Randy Orton recently tweeted about his support for the Black Lives Matter movement, which was a huge contrast to criticism he leveled at Colin Kaepernick in 2016, and now he’s explained why.
In an interview with CBS Sports, Orton talked about how he came to realize the error of his ways.
“When Kaepernick was kneeling, I looked at it as disrespecting the American flag and that he was disrespecting the servicemen and women who fight for our freedom and our free speech and come home in a coffin when they give the ultimate sacrifice. That coffin draped in an American flag. I think I went on Booker T’s radio show and even said those things and I believed them,” Orton said.
“It took me a little time, but what I had to do was realize, Kaepernick, he wasn’t shitting on the flag. He wasn’t disrespecting the people that have given their lives for our freedom. He was taking a stand against police brutality. As a white guy, I don’t see it,” he said. “But then I started listening to my black brothers and sisters, especially the ones I’ve known for years and some more than a decade. I was hearing first-hand accounts of interactions with cops that took advantage of the situation and the power they had because they maybe felt a certain way about the color of someone’s skin. That’s when the lightbulb went off.”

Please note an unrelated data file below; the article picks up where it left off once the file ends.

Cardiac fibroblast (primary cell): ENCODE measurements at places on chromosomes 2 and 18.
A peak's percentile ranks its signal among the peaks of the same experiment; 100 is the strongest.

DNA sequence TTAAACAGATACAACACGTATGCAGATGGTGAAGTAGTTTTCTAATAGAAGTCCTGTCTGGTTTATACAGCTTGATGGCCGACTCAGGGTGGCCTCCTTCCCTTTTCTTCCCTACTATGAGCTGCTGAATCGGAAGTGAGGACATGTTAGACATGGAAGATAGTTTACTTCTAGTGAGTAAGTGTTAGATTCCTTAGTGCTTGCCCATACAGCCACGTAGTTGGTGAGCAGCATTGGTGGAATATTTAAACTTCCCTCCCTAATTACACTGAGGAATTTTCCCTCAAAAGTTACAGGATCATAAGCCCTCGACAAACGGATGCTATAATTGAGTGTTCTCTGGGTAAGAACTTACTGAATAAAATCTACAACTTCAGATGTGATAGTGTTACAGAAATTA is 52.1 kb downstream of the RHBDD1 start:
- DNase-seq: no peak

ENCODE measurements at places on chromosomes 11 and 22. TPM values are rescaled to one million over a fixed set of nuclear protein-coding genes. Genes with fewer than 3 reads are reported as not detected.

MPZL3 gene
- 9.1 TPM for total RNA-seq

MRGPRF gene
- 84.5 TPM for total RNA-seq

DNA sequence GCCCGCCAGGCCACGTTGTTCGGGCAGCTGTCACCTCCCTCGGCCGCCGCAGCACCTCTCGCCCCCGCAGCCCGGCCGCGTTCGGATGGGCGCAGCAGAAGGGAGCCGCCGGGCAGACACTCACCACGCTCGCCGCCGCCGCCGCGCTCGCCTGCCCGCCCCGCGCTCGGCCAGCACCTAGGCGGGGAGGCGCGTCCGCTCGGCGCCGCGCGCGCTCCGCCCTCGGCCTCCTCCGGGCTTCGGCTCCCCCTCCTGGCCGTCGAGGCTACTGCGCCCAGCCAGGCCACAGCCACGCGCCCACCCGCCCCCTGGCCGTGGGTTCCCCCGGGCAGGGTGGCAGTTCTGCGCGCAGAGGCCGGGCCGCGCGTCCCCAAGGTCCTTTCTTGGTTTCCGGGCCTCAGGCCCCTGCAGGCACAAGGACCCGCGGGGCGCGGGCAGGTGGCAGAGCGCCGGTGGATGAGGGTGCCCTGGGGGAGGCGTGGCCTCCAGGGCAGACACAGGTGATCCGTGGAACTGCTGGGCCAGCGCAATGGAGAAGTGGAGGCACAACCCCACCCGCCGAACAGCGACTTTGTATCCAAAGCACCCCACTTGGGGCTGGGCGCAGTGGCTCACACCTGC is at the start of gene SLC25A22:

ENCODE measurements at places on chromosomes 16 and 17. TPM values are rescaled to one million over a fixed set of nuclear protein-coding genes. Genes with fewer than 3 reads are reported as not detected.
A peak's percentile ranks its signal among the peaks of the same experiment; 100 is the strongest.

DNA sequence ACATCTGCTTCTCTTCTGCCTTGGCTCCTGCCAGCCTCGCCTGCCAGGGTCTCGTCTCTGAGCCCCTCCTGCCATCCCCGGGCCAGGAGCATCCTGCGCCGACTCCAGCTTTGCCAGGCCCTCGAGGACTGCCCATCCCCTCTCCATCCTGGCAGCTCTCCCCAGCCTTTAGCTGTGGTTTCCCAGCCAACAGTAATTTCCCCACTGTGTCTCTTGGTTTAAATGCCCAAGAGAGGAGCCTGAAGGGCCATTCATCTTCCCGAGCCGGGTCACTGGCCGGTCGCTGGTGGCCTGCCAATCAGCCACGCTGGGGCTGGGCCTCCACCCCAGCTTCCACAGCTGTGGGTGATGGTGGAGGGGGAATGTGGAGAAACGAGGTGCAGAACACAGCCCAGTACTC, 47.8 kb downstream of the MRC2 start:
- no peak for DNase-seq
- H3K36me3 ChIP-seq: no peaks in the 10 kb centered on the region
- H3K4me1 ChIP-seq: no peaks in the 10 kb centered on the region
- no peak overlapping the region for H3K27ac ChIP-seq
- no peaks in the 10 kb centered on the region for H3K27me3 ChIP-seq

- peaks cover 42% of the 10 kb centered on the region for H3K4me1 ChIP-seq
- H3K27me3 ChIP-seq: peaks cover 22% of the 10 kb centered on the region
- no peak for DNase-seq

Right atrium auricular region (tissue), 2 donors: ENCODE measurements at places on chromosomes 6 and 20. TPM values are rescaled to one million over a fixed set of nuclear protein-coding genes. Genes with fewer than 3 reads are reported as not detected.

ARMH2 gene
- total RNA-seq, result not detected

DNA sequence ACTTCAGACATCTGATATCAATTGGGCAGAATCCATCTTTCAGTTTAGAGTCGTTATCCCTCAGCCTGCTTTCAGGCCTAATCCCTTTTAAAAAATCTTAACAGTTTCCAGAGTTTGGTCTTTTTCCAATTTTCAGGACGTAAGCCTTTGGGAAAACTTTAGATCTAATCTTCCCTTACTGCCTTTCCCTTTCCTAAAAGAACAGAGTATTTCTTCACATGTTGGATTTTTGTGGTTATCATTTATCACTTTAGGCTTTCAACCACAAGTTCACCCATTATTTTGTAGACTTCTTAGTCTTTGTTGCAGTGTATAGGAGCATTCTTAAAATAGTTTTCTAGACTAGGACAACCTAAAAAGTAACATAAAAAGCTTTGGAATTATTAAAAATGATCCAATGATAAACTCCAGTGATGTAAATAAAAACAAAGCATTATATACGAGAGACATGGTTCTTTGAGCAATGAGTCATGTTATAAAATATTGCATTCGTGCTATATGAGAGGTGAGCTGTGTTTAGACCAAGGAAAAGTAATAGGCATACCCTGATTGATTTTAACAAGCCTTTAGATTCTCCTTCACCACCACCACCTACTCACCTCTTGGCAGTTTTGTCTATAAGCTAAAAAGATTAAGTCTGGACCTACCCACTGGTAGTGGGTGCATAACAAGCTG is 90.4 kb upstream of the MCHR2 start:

Orton then credited his Black members of the WWE locker room for opening his eyes.
“Go look at Big E’s Twitter from a week ago. go look at Xavier Woods’ Twitter, go look at things Kofi said, that Mark Henry said, that Shelton said, that R-Truth said. If you read what they’re saying and try to put yourself in their shoes for even just a minute, you’re going to see right now that it’s not fair,” he explained.
“Until black lives matter, all lives can’t matter,” Orton added. “My only regret is that it took me a little bit and some soul searching to see that.”
Orton plans on being even louder in the future.
“You realize it is tough to be a black person in this country, and we’ve got a ways to go before all lives truly matter. I think what we have to do is make sure black lives matter. And I think white people, like me, especially with a platform, saying that? Sitting on your laurels and not saying anything? I don’t think that’s helping anything,” he said. “You need to get out there and get in this conversation. You need to insert yourself. That is what I was trying to do.”